I've been exploring a number of tools for forecasting, and have found Generalized Additive Models (GAMs) to have the most potential for this purpose. GAMs are great! They allow for complex models to be specified very succinctly. However, that same succinctness is causing me some confusion, specifically in regard to how GAMs conceive of interaction terms and covariates.
Consider an example data set (reproducible code at end of post) in which
y is a monotonic function perturbed by a couple of gaussians, plus some noise:
The data set has a few predictor variables:
x: The index of the data (1-100).
w: A secondary feature that marks out the sections of
ywhere a gaussian is present.
whas values of 1-20 where
xis between 11 and 30, and 51 to 70. Otherwise,
w + 1, so that there are no 0 values.
mgcv package makes it easy to specify a number of possible models for these data:
Models 1 and 2 are fairly intuitive. Predicting
y only from the index value in
x at default smoothness produces something vaguely correct, but too smooth. Predicting
y only from
w results in a model of the "average gaussian" present in
y, and no "awareness" of the other data points, all of which have a
w value of 0.
Model 3 uses both
w as 1D smooths, producing a nice fit. Model 4 uses
w in a 2D smooth, also giving a nice fit. These two models are very similar, though not identical.
Model 5 models
w. Model 6 does the opposite.
mgcv's documentation states that "the by argument ensures that the smooth function gets multiplied by [the covariate given in the 'by' argument]". So shouldn't Models 5 & 6 be equivalent?
Models 7 and 8 use one of the predictors as a linear term. These make intuitive sense to me, as they are simply doing what a GLM would do with these predictors, and then adding the effect to the rest of the model.
Lastly, Model 9 is the same as Model 5, except that
x is smoothed "by"
w2 (which is
w + 1). What's strange to me here is that the absence of zeros in
w2 produces a remarkably different effect in the "by" interaction.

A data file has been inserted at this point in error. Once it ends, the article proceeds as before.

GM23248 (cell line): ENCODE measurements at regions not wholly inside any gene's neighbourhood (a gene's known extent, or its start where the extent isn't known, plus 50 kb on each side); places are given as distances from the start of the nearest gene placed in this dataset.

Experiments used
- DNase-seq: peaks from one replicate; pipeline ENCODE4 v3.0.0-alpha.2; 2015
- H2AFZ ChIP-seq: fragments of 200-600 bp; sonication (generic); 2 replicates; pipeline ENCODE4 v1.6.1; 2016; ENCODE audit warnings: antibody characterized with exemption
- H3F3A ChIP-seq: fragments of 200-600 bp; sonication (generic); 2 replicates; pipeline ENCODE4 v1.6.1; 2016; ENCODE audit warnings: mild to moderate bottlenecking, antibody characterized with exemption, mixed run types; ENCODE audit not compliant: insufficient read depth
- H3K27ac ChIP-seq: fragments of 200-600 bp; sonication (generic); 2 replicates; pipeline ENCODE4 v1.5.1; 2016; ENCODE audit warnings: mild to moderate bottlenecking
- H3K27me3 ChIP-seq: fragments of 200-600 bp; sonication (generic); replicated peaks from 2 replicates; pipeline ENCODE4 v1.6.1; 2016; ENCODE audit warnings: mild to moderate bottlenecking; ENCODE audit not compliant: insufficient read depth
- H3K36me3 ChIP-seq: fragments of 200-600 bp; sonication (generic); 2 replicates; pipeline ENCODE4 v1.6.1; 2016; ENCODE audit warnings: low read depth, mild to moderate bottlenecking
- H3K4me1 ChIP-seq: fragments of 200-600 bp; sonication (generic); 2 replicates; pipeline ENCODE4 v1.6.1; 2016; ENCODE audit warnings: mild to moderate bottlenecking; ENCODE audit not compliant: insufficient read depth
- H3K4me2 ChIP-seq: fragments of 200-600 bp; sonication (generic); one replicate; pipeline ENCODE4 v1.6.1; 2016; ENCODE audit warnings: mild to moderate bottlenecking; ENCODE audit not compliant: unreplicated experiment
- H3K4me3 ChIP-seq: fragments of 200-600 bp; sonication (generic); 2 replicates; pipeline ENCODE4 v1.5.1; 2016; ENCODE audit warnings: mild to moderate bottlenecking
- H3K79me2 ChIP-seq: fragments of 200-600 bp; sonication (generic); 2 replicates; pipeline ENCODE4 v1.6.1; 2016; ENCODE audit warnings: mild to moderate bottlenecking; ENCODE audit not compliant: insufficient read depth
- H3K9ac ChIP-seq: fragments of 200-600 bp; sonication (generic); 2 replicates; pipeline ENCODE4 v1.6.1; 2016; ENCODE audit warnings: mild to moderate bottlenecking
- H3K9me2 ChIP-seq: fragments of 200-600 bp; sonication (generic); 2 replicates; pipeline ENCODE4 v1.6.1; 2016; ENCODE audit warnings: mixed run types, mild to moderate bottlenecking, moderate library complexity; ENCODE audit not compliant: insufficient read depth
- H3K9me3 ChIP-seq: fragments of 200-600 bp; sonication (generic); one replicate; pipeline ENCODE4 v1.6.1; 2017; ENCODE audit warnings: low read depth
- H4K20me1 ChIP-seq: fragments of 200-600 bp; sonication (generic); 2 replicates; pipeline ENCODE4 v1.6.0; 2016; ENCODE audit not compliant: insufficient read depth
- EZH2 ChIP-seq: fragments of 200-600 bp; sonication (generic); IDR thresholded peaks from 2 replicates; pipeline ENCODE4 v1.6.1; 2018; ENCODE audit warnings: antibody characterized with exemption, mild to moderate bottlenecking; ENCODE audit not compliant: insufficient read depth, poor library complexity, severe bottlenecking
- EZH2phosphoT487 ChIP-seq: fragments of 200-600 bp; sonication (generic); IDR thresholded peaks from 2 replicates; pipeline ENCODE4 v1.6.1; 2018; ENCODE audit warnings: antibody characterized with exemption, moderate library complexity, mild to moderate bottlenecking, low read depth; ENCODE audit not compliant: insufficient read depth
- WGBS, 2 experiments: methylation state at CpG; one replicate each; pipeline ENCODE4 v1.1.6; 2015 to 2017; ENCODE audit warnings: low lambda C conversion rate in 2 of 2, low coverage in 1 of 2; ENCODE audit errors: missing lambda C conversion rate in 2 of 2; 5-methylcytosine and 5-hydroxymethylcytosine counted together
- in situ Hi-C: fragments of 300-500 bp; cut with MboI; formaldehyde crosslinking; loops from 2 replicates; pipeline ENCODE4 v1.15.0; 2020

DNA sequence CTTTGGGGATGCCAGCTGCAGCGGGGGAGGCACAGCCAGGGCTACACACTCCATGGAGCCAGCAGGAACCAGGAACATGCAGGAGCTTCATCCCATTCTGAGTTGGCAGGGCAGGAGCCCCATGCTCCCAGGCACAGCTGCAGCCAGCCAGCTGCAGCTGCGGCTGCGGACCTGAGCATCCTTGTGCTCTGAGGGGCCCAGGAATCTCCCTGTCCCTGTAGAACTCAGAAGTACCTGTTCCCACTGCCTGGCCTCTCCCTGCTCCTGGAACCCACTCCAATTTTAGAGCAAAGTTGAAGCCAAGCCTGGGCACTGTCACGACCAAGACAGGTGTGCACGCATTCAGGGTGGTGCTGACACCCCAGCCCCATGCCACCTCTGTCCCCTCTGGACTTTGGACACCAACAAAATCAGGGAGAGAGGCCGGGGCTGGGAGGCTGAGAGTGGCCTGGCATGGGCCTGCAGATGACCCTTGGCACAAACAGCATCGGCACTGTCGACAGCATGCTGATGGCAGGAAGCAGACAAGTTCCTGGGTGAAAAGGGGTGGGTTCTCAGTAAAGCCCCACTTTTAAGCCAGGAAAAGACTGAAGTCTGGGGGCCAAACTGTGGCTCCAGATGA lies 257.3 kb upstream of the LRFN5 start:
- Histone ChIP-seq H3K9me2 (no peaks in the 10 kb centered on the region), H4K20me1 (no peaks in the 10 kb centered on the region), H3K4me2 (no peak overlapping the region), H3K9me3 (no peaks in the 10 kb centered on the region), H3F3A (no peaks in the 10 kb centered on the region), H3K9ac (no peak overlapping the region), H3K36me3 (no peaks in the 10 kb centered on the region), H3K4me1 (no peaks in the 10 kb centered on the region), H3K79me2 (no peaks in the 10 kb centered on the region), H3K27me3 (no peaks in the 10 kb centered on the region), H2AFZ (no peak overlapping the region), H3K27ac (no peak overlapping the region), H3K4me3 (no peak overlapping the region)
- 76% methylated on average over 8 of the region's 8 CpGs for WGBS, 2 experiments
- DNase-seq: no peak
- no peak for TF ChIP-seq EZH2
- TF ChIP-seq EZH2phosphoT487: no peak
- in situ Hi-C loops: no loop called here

So, my questions are these:
- What is the difference between the specifications in Models 3 and 4? Is there some other example that would draw out the difference more clearly?
- What, exactly, is "by" doing here? Much of what I've read in Wood's book and this website suggests that "by" produces a multiplicative effect, but I'm having trouble grasping the intuition of it.
- Why would there be such a notable difference between Models 5 and 9?
Reprex follows, written in R.
library(magrittr) library(tidyverse) library(mgcv) set.seed(1222) data.ex <- tibble( x = 1:100, w = c(rep(0, 10), 1:20, rep(0, 20), 1:20, rep(0, 30)), w2 = w + 1, y = dnorm(x, mean = rep(c(20, 60), each = 50), sd = 3) + (seq(0, 1, length = 100)^2) / 2 + rnorm(100, sd = 0.01) ) models <- tibble( model = 1:9, formula = c('y ~ s(x)', 'y ~ s(w)', 'y ~ s(x) + s(w)', 'y ~ s(x, w)', 'y ~ s(x, by = w)', 'y ~ s(w, by = x)', 'y ~ x + s(w)', 'y ~ w + s(x)', 'y ~ s(x, by = w2)'), gam = map(formula, function(x) gam(as.formula(x), data = data.ex)), data.to.plot = map(gam, function(x) cbind(data.ex, predicted = predict(x))) ) plot.models <- unnest(models, data.to.plot) %>% mutate(facet = sprintf('%i: %s', model, formula)) %>% ggplot(data = ., aes(x = x, y = y)) + geom_point() + geom_line(aes(y = predicted), color = 'red') + facet_wrap(facets = ~facet) print(plot.models)